Spintronics? Control Electron Spin Electrically

Rundmaus

Member
2005-08-21 10:46 pm

Only if you sigificantly accelerate them. Ordinary synchrotron inhabitants at 1.5GeV do.

Electrons in conductors exhibit drift speeds of mm/s or cm/s. Really slow.

Don't mix up electron speed with information speed. The information that you closed the light switch reaches your light bulb nearly with the speed of light. The electrons themselves move sloooowly, but your conductor is full of them.

Rundmaus
 
You mean Bohr got it wrong? An awful lot of introductory science books will need rewriting! :cool:

The interesting thing about this model is that it allows a semi-classical calculation of energy levels to get the right answers for hydrogen, despite the model being wrong. A warning to all 'practical' people: even if it gives the right answers in some situations it doesn't mean it is right.
 

Rundmaus

Member
2005-08-21 10:46 pm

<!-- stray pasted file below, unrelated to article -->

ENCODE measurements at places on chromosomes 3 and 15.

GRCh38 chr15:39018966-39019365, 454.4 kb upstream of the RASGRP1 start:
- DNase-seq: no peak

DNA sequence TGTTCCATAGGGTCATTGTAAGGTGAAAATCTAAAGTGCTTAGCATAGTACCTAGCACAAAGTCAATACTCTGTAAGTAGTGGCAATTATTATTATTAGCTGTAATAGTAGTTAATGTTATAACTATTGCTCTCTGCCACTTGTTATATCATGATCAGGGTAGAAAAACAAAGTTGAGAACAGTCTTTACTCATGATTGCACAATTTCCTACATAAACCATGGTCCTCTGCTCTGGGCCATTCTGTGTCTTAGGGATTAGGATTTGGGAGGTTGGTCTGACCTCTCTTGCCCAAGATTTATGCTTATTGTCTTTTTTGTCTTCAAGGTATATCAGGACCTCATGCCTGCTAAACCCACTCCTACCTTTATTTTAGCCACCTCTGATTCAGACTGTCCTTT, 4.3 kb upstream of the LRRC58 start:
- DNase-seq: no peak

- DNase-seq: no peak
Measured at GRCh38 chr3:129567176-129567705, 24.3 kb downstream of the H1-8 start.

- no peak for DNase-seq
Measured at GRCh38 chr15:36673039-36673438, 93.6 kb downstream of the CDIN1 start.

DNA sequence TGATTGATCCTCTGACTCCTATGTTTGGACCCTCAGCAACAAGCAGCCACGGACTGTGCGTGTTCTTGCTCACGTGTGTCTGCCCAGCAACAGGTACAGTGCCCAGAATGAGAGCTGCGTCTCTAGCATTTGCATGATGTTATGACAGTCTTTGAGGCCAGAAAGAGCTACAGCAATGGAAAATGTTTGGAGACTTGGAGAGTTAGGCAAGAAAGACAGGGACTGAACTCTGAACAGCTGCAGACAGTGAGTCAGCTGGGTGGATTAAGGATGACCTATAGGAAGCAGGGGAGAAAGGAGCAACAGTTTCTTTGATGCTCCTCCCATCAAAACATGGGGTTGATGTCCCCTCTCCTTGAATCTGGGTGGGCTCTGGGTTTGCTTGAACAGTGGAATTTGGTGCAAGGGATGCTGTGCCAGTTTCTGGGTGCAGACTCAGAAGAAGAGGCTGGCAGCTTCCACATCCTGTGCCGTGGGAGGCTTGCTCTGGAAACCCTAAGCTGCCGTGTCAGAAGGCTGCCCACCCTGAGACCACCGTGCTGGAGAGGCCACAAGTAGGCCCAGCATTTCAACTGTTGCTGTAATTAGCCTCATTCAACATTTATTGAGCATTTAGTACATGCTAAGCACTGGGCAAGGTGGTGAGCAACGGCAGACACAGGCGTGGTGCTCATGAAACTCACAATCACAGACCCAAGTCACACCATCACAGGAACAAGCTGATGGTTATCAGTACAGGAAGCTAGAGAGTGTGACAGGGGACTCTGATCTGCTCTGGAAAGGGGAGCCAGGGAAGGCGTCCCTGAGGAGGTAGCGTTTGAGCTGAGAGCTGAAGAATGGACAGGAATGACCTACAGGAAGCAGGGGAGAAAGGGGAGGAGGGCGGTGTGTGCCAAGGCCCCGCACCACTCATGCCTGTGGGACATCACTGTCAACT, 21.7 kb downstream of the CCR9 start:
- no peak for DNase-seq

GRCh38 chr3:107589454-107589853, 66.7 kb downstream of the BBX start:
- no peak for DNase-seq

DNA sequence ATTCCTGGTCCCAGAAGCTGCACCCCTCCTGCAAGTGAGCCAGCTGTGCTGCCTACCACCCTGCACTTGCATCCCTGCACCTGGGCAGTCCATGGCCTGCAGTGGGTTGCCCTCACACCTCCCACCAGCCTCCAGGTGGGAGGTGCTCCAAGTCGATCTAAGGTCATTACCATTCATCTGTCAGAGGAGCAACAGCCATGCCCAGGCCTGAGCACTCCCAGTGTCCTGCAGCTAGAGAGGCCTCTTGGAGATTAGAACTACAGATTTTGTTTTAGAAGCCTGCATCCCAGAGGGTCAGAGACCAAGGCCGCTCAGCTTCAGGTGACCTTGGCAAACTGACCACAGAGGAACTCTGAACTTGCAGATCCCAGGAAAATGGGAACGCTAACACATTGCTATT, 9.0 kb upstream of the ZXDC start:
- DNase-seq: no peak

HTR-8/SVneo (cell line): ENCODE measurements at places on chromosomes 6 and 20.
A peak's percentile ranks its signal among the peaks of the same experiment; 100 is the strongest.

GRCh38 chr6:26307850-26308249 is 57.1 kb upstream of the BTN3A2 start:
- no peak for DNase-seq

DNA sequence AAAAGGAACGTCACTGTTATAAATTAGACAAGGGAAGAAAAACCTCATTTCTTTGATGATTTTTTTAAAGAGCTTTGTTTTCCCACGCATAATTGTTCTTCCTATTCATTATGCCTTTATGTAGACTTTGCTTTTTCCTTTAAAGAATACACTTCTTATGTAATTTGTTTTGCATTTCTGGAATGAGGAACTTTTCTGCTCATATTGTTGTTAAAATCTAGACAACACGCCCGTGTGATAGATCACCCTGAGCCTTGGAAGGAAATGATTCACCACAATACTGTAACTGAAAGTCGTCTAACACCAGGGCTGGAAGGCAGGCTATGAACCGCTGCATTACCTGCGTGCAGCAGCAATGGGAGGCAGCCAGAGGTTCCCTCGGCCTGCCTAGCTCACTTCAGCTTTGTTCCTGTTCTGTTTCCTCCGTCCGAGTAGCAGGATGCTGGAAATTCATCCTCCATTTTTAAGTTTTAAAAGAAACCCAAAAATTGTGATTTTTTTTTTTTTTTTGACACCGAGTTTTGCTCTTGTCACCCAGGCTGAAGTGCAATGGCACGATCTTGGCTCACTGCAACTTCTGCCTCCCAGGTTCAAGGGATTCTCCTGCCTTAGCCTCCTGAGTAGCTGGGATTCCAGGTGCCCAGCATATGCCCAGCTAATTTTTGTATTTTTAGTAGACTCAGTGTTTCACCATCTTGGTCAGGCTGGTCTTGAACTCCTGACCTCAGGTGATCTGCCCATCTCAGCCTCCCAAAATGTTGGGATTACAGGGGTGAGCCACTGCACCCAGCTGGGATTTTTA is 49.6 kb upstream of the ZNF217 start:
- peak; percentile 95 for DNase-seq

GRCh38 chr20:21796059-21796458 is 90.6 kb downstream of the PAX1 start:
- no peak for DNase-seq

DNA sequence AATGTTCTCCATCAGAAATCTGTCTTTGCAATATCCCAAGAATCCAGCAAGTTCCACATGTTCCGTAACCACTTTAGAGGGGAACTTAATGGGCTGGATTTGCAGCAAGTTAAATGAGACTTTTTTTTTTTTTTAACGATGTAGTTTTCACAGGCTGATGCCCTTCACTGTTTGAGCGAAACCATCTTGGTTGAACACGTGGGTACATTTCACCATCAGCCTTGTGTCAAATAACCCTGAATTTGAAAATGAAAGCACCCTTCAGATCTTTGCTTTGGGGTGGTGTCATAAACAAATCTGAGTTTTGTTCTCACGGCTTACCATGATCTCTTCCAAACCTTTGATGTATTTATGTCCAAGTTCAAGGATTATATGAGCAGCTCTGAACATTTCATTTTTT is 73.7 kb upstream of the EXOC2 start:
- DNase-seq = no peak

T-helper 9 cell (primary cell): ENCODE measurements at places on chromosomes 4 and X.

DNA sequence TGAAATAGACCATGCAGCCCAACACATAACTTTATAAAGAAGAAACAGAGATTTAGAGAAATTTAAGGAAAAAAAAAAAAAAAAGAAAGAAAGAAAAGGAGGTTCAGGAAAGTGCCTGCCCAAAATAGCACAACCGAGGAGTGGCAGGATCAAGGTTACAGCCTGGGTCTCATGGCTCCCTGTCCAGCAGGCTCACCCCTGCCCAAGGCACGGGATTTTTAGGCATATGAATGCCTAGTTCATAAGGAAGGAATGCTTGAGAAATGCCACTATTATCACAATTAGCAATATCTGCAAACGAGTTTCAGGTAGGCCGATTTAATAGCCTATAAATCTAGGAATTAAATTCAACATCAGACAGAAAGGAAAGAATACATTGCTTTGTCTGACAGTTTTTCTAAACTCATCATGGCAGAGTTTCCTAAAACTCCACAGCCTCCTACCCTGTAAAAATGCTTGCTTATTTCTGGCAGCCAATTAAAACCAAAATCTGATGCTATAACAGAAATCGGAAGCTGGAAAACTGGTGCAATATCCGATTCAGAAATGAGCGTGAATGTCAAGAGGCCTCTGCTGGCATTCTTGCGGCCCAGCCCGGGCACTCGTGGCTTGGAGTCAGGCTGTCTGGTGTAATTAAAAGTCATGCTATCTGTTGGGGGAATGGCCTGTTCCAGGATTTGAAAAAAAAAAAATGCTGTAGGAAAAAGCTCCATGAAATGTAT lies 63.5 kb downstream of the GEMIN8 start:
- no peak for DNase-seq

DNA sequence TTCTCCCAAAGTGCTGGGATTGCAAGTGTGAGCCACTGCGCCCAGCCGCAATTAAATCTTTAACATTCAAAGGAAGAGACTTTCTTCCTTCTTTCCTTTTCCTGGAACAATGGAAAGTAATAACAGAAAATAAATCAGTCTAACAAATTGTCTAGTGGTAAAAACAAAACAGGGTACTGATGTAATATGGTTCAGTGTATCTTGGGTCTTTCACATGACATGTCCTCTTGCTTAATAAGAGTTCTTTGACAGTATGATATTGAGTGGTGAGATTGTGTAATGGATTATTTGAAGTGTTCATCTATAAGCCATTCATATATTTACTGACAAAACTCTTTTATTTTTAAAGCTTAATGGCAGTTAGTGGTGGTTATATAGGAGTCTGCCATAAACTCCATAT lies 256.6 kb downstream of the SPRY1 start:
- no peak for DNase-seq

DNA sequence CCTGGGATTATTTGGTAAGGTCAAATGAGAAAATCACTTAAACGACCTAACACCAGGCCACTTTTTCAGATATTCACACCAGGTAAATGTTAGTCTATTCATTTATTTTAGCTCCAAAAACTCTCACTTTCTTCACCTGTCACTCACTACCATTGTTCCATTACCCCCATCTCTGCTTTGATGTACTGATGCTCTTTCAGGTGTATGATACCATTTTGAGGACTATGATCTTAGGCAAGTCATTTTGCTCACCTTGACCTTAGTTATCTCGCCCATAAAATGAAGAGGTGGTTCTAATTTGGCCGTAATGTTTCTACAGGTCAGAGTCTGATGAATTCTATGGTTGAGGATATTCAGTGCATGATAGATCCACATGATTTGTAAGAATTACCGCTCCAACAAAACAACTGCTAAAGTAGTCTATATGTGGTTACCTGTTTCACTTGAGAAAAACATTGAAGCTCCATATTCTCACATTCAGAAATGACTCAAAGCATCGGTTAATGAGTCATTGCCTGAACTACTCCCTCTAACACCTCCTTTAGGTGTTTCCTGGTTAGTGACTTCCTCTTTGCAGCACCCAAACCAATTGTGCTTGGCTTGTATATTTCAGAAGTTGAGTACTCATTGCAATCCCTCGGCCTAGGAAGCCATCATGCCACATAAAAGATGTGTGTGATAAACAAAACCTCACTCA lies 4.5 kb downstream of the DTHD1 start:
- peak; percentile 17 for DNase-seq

The interesting thing about this model is that it allows a semi-classical calculation of energy levels to get the right answers for hydrogen, despite the model being wrong. A warning to all 'practical' people: even if it gives the right answers in some situations it doesn't mean it is right.

Right!

It works fine if your goal is to calculate hydrogen energy levels. It starts getting awfully wrong if you start looking for small, negatively charged spheres flying around in circles ;)

Rundmaus
 
Jeeze, no need to get quantum on my case:) just trying ti illustrate some figures of the speed of electrons, and how they don't move fast at all...
Don't mix up electron speed with information speed. The information that you closed the light switch reaches your light bulb nearly with the speed of light. The electrons themselves move sloooowly, but your conductor is full of them.
Depends on the dielectric the waves are going through, and thus Er, and in the case of microstrip PCB layout (signals on the top or bottom, not inner layers) its only about half the speed of light or 6"/nS.